ABSTRACT: Cell cultures are often used to study bone mineralization; however, not all systems achieve a bone-like matrix formation. In this study, the mineralized matrix assembled in F-OST osteoblast cultures was analyzed, with the aim of establishing a novel model for bone mineralization. The ultrastructure of the cultures was investigated using scanning electron microscopy, atomic force microscopy, and transmission electron microscopy (TEM). The mineral phase was characterized using conventional and high-resolution TEM, energy-dispersive X-ray spectroscopy, X-ray diffraction, Fourier transform infrared spectroscopy, and solid-state (31)P and (1)H nuclear magnetic resonance. F-OST osteoblast cultures presented a clear nodular mineralization pattern. The chief features of the mineralizing nodules were globular accretions ranging from about 100 nm to 1.5 μm in diameter, loaded with needle-shaped crystallites. Accretions seemed to bud from the cell membrane, increase in size, and coalesce into larger ones. Arrays of loosely packed, randomly oriented collagen fibrils were seen along with the accretions. Mineralized fibrils were often observed, sometimes in close association with accretions. The mineral phase was characterized as a poorly crystalline hydroxyapatite. The Ca/P atomic ratio was 1.49 ± 0.06. The presence of OH was evident. The lattice parameters were a = 9.435 Å and c = 6.860 Å. The average crystallite size was 20 nm long and 10 nm wide. Carbonate substitutions were seen in phosphate and OH sites. Water was also found within the apatitic core. In conclusion, F-OST osteoblast cultures produce a bone-like matrix and may provide a good model for bone mineralization studies.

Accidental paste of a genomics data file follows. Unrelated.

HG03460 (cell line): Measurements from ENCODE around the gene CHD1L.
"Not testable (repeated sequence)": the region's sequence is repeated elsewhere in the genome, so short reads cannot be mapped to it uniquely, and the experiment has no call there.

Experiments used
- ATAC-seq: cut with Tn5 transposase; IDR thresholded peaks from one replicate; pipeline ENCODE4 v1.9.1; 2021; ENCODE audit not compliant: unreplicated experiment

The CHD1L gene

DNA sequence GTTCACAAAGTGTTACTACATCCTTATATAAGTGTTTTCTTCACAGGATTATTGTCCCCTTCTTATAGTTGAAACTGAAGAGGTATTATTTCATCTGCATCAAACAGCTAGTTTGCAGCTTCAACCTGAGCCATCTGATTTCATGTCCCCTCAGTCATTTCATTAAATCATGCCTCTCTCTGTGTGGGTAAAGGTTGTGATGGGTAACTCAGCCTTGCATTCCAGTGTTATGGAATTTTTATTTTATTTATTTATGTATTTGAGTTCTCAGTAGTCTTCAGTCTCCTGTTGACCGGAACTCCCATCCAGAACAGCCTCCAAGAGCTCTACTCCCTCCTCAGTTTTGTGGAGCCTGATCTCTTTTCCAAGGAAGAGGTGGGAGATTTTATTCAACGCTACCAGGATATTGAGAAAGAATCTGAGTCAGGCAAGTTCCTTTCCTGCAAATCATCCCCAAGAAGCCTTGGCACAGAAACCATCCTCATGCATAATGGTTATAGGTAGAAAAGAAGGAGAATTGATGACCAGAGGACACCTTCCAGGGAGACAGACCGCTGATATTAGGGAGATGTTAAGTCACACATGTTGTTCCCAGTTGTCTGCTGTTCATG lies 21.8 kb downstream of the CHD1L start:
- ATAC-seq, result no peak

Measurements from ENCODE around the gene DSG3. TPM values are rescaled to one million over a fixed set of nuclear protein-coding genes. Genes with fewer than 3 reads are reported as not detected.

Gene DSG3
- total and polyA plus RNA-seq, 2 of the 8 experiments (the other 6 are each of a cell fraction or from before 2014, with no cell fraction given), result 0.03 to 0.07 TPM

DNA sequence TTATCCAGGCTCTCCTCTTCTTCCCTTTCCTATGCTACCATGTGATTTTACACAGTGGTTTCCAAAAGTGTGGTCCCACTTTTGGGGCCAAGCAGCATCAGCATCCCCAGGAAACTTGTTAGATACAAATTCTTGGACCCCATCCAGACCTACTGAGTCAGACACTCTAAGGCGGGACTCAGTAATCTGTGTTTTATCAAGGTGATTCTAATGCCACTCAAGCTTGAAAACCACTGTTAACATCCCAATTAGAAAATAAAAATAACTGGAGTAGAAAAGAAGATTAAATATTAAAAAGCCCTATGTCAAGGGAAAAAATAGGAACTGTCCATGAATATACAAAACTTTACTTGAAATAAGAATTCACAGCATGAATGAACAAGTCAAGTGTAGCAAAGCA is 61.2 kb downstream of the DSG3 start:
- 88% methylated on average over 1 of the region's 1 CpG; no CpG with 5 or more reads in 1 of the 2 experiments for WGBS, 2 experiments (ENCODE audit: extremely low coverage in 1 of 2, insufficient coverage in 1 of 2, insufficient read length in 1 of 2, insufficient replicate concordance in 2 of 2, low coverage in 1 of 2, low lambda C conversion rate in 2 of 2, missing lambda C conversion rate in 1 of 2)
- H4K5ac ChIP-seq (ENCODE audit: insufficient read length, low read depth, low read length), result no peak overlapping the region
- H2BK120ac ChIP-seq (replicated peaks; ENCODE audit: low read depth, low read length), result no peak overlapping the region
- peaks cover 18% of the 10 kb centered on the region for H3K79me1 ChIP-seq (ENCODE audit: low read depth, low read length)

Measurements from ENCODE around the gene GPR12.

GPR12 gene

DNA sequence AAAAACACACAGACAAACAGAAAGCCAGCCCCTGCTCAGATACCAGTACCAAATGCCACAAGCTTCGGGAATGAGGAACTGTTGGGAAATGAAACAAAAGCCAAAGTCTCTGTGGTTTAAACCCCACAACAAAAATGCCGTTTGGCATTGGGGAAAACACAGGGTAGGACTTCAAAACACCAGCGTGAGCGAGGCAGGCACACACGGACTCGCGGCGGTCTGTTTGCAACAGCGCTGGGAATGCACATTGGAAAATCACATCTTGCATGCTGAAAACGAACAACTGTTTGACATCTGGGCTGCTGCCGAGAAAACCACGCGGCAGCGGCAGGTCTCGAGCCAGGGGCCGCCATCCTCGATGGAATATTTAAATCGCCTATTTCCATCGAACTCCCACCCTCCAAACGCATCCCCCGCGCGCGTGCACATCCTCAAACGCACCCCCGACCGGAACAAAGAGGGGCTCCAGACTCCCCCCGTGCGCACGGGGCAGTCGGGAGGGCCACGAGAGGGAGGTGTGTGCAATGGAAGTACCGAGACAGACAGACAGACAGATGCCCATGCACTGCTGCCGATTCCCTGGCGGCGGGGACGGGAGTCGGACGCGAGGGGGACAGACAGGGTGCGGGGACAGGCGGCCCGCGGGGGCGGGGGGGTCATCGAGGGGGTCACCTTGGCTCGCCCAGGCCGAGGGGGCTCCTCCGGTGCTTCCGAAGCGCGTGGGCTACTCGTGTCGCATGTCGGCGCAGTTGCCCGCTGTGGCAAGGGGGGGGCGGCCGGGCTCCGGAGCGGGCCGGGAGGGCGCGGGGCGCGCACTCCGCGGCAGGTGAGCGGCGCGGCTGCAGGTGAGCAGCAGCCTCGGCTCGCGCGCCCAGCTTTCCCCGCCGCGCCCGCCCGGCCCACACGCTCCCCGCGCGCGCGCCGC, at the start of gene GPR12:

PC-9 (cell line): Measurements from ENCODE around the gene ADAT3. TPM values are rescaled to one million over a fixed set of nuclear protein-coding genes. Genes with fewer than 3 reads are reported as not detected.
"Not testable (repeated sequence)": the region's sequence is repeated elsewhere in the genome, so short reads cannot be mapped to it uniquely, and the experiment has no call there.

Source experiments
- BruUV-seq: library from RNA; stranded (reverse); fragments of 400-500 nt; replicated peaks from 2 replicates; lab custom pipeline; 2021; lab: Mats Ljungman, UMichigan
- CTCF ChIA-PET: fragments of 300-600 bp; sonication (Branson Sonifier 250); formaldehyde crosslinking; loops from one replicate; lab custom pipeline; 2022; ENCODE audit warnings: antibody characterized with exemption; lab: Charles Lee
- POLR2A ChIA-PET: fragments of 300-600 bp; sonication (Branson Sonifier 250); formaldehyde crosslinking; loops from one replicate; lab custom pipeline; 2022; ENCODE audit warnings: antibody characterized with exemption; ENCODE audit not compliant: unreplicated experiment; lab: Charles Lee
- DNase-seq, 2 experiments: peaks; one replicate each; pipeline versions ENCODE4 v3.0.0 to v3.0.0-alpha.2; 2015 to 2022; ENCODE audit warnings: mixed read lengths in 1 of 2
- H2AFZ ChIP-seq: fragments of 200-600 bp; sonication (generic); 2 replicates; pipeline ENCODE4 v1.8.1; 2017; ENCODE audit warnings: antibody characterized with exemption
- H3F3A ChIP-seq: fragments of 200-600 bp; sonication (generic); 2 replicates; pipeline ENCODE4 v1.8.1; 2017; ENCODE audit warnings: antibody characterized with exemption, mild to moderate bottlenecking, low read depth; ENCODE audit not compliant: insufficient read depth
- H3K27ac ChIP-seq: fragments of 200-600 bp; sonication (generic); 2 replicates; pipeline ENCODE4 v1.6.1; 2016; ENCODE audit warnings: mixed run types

Calcified Tissue International 09/2011; 89(5):358-71. · 2.38 Impact Factor